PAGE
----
Positive Findings (Patient Has This)

Finding Increased Disease Probability (Positive Likelihood Ratio)
≥3 B-lines in two bilateral lung zones 12.38
Note: accuracy of ultrasound is operator-dependent. Reported LRs may not be reproducible by an inexperienced sonographer.

Negative Findings (Patient Doesn't Have This)

Finding Decreased Disease Probability (Negative Likelihood Ratio)
≥3 B-lines in two bilateral lung zones 0.06
Note: accuracy of ultrasound is operator-dependent. Reported LRs may not be reproducible by an inexperienced sonographer.

Source: Al deeb M, Barbic S, Featherstone R, Dankoff J, Barbic D. Point-of-care ultrasonography for the diagnosis of acute cardiogenic pulmonary edema in patients presenting with acute dyspnea: a systematic review and meta-analysis. Acad Emerg Med. 2014;21(8):843-52.

Narrative: This was a systematic review including 7 prospective case control or cohort studies (n=1075) evaluating the sensitivity and specificity of B-lines in diagnosing acute cardiogenic pulmonary edema (ACPE). The included studies recruited patients presenting to the hospital with acute dyspnea, or where there was a clinical suspicion of congestive heart failure. The setting was either the emergency department (ED) , ICU, or inpatient wards. Ultrasound examinations were performed by any non-radiologist physician. *Various lung ultrasound protocols were used, including the Volpicelli method, the Lichtenstein protocol, and the Comet Score. All involved using B-lines to make the diagnosis of ACPE. The varied protocols used for diagnosis may explain the increased sensitivity noted in this study compared to other meta-analysis. Gold standard was heterogeneous amongst studies with 'final diagnosis from clinical follow-up' being an acceptable reference standard.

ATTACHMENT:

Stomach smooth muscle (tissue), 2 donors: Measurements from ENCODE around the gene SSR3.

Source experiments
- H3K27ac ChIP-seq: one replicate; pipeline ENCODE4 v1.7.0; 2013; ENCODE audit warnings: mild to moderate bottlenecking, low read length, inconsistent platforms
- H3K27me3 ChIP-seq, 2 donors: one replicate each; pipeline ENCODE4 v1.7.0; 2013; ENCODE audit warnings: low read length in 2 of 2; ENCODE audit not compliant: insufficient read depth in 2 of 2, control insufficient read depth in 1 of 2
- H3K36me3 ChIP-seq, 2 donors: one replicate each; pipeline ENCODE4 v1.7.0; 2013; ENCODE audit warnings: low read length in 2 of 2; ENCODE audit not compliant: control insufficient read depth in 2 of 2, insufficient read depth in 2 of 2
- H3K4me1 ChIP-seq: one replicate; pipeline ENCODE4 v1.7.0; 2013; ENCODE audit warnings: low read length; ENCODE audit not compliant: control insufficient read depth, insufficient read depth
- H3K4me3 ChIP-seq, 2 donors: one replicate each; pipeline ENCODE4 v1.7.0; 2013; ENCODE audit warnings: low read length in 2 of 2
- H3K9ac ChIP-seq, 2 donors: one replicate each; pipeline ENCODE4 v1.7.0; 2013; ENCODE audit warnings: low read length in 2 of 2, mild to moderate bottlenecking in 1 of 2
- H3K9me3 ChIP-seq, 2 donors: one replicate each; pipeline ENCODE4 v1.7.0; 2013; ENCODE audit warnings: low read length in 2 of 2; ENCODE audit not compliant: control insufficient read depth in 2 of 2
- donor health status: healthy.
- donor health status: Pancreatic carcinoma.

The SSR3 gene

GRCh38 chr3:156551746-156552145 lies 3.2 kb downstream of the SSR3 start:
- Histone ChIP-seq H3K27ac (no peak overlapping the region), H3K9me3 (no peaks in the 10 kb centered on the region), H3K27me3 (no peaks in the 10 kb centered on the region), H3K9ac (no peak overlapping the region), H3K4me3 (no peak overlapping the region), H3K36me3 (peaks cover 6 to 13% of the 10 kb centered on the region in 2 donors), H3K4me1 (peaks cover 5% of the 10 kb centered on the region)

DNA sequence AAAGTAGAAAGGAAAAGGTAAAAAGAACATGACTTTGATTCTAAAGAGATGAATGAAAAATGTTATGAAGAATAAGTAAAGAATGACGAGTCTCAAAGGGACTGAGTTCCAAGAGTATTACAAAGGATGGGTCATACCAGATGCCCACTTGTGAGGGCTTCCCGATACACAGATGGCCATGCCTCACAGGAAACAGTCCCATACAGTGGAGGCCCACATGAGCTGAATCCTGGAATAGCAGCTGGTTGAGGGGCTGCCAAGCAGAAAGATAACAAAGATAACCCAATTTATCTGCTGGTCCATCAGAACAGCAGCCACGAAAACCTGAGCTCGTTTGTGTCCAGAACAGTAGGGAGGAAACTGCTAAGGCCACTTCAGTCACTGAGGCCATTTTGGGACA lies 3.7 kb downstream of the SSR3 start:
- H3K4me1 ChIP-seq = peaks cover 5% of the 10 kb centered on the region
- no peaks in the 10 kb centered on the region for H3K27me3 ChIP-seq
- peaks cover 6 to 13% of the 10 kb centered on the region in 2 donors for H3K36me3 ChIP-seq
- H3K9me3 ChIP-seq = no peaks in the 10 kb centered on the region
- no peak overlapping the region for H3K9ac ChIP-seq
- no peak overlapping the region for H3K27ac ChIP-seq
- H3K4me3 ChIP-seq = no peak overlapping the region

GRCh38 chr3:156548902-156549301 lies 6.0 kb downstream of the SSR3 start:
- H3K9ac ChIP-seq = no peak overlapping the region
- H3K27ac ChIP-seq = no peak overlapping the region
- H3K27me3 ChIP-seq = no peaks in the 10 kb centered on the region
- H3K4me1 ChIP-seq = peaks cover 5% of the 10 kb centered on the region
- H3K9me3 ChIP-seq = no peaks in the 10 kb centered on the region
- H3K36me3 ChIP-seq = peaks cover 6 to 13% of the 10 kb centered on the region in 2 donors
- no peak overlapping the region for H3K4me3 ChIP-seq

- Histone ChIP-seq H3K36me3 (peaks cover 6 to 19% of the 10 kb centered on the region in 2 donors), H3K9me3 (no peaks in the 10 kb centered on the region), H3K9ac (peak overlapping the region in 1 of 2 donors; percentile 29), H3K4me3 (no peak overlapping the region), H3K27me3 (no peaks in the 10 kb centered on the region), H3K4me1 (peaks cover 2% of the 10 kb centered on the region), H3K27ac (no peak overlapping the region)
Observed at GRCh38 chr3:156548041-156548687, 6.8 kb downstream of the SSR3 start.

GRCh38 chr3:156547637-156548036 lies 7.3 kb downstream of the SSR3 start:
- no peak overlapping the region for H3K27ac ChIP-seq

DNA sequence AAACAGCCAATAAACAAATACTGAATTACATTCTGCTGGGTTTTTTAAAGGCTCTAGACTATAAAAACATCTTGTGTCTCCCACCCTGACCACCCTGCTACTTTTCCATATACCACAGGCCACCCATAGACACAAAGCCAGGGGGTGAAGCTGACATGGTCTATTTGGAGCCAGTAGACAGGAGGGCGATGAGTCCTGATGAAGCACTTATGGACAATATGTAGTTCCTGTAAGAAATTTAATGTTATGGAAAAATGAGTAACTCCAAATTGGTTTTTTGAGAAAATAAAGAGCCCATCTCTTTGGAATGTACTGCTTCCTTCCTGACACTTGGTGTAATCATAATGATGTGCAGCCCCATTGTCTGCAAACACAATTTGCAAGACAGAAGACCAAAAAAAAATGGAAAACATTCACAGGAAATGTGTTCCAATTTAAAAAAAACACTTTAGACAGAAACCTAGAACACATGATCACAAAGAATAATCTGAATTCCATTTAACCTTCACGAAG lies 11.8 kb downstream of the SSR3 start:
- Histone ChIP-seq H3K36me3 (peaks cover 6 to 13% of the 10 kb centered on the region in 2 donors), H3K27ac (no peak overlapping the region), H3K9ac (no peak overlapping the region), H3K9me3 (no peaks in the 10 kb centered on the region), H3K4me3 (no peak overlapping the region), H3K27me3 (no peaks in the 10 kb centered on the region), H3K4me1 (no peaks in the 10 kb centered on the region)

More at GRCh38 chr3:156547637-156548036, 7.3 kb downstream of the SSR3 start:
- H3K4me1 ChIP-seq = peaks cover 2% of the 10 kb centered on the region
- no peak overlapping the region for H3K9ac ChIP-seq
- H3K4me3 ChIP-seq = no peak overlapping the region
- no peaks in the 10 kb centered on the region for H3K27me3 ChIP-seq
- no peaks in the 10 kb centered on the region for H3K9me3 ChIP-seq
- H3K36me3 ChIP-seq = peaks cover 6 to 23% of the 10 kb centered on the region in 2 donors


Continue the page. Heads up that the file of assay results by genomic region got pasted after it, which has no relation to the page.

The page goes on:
Caveats: Note: accuracy of ultrasound is operator-dependent. Reported LRs may not be reproducible by an inexperienced sonographer.

Published in collaboration with The POCUS Atlas

Author: Kyle Kelson, MD

Published/Updated: September 13, 2018

LR, pretest probability and posttest (or posterior) probability are daunting terms that describe simple concepts that we all intuitively understand.

Let's start with pretest probability: that's just a fancy term for my initial impression, before we perform whatever test it is that we're going to use.

For example, a patient with prior stents comes in sweating and clutching his chest in agony, I have a pretty high suspicion that he's having an MI – let's say, 60%. That is my pretest probability.

He immediately gets an ECG (known here as the "test") showing an obvious STEMI.

Now, I know there are some STEMI mimics, so I'm not quite 100%, but based on my experience I'm 99.5% sure that he's having an MI right now. This is my posttest probability - the new impression I have that the patient has the disease after we did our test.

And likelihood ration? That's just the name for the statistical tool that converted the pretest probability to the posttest probability - it's just a mathematical description of the strength of that test.

Using an online calculator, that means the LR+ that got me from 60% to 99.5% is 145, which is about as high an LR you can get (and the actual LR for an emergency physician who thinks an ECG shows an obvious STEMI).

(Thank you to Seth Trueger, MD for this explanation!)